Only a month ago, a series of all-sky cameras in the Canadian region of southern Ontario captured a long-lasting meteorite fireball as it streaked across the skies. Last night it was the turn of the central province of Saskatchewan to see the spectacular fireball of a meteroid dropping through the atmosphere. According to eye witnesses, the intense light lit up the dark skies and a series of thunderous booms shook the ground.
A newly discovered asteroid called 2008 TC3 will (with a 99.8-100% probability) hit the atmosphere over northern Sudan at 2:46 UTC (Oct 7th). The piece of rock will not threaten people or structures on the surface, it is likely to burn up during re-entry as a magnificent “air burst.” Estimates suggest that as 2008 TC3 burns up, it will detonate with an energy of a kiloton of TNT.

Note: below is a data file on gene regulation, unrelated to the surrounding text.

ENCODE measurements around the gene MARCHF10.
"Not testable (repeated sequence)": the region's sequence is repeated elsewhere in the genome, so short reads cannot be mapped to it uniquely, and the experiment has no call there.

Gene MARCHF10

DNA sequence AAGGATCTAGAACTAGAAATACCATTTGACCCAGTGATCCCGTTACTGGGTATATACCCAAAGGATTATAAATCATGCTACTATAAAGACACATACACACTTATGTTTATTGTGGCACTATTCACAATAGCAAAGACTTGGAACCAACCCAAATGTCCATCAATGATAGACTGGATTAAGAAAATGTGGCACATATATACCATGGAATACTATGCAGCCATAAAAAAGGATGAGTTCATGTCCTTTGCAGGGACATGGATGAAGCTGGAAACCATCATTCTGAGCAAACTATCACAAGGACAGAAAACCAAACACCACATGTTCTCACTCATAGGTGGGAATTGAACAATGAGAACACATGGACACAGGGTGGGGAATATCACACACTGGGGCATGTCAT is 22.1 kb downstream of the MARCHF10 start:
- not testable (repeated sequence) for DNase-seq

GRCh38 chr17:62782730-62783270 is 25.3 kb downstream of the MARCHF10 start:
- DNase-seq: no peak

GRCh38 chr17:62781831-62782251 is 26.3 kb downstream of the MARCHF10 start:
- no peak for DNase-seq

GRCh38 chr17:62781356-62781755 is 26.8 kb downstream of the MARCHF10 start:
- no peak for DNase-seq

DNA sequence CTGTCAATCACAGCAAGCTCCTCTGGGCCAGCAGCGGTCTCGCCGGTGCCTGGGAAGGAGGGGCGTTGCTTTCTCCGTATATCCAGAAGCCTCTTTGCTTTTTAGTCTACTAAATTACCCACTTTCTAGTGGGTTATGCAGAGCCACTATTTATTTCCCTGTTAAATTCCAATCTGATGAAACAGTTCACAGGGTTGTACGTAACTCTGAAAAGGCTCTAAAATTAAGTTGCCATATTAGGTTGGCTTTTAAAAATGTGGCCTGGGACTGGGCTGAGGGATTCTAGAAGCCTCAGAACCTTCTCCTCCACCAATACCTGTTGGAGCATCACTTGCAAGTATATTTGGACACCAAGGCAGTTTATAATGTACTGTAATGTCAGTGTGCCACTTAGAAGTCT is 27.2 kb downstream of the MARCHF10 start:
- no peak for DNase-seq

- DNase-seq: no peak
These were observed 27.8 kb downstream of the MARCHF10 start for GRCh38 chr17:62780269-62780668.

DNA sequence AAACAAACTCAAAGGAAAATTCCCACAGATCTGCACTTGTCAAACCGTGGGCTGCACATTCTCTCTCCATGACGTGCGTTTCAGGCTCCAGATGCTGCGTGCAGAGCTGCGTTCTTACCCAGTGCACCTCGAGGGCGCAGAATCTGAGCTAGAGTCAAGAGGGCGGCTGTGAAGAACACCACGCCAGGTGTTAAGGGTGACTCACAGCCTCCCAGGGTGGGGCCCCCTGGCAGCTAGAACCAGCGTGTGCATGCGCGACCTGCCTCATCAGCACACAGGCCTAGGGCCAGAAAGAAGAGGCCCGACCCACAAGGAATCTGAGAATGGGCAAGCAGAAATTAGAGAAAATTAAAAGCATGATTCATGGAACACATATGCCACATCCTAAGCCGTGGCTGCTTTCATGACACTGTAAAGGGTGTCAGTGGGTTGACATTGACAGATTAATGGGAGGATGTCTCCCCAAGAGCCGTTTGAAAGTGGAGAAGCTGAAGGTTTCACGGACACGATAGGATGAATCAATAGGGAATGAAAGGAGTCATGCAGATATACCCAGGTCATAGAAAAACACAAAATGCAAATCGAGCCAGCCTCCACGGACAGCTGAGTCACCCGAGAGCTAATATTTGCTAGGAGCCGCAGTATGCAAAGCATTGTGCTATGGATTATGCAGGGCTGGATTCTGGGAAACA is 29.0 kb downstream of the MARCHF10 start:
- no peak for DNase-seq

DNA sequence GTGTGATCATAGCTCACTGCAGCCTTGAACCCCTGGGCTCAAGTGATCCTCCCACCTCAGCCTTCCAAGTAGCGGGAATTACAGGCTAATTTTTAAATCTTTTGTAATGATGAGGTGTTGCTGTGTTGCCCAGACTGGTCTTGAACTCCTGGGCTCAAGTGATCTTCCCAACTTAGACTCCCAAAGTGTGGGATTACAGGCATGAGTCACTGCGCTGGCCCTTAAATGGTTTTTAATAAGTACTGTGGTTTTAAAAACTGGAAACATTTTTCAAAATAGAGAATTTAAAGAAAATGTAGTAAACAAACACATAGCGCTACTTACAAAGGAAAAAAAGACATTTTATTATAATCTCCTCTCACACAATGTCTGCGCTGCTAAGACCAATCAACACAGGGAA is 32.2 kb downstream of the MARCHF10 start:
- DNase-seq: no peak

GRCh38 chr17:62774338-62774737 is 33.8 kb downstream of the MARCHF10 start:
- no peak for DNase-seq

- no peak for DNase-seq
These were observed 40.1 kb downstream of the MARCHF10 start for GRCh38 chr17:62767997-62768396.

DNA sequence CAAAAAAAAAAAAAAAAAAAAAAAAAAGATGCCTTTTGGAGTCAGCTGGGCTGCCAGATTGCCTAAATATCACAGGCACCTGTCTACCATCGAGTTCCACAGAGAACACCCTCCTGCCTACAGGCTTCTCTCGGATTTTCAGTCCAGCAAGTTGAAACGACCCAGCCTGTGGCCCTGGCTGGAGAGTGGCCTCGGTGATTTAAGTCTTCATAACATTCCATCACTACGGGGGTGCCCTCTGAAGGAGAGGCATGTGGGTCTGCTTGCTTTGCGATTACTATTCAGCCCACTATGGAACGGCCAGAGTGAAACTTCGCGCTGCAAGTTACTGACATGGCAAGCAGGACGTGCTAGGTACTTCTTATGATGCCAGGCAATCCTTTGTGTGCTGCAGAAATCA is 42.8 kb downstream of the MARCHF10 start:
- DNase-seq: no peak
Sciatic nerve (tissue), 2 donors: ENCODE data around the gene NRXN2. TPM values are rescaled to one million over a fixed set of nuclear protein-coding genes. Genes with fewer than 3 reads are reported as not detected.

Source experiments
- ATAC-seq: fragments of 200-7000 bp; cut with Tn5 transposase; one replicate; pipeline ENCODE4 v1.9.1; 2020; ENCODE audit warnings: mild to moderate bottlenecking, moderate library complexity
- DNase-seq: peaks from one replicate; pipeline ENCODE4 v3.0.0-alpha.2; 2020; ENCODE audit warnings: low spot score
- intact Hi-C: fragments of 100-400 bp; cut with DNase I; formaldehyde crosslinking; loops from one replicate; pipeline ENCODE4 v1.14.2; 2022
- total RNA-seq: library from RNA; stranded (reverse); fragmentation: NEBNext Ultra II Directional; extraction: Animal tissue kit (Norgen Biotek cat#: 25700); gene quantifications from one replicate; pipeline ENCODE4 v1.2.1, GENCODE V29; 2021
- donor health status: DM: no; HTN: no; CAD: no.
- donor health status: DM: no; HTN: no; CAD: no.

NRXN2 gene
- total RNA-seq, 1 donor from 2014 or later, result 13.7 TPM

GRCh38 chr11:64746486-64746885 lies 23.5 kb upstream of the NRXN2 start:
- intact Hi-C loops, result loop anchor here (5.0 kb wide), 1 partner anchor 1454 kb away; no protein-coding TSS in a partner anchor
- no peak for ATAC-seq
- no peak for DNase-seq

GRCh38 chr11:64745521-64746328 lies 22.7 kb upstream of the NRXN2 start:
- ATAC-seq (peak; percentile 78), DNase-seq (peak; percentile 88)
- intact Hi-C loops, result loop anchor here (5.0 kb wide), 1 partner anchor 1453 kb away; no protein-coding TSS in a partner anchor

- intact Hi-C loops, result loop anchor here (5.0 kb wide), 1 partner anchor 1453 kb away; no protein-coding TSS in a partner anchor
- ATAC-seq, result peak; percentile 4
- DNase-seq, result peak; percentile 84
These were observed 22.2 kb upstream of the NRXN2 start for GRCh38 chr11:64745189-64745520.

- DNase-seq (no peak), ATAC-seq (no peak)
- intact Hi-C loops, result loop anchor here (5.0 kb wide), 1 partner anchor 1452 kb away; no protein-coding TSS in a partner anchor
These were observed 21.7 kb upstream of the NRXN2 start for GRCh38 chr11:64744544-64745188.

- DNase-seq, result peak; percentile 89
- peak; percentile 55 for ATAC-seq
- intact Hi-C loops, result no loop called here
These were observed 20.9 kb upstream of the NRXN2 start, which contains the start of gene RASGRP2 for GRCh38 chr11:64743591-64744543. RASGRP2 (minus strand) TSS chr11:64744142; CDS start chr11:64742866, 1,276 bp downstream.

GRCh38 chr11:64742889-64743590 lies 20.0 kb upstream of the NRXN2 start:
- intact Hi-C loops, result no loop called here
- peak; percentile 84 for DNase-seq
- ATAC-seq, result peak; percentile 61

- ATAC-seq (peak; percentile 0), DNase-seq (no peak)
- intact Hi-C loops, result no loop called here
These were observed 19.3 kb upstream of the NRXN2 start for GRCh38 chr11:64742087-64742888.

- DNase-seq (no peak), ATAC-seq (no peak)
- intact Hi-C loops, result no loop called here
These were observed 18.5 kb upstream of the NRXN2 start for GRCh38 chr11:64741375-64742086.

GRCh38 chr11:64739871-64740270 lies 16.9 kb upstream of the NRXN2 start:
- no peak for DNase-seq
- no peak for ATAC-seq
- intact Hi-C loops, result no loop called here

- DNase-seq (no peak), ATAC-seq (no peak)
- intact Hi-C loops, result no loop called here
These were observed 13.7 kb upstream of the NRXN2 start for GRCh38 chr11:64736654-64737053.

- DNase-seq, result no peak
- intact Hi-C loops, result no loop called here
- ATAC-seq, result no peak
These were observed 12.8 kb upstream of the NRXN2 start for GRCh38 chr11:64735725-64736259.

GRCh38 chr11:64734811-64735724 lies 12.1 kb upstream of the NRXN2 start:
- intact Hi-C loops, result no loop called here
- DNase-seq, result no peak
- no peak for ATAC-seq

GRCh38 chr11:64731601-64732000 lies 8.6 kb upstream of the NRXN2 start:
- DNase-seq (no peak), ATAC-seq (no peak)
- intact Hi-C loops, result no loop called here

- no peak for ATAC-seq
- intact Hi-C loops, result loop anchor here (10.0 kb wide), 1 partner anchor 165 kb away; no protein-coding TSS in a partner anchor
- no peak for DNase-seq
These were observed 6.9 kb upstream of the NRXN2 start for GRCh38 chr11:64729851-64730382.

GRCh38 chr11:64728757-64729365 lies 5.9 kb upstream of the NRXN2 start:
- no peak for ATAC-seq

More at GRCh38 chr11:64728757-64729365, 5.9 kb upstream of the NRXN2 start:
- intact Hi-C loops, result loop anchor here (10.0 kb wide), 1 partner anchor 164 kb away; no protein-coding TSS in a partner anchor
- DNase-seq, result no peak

2008 TC3 is between 1-5 meters in diameter, so it’s not a threat by any means, but it should create a spectacular display. Usually the bright meteors we observe are generated by debris no bigger than a grain of sand, so this will be a huge astronomical event in comparison. The giant meteor will be visible from eastern Africa travelling very quickly from north-east to south-west and it is expected to create a very long trail as it will enter the atmosphere at a very shallow angle.
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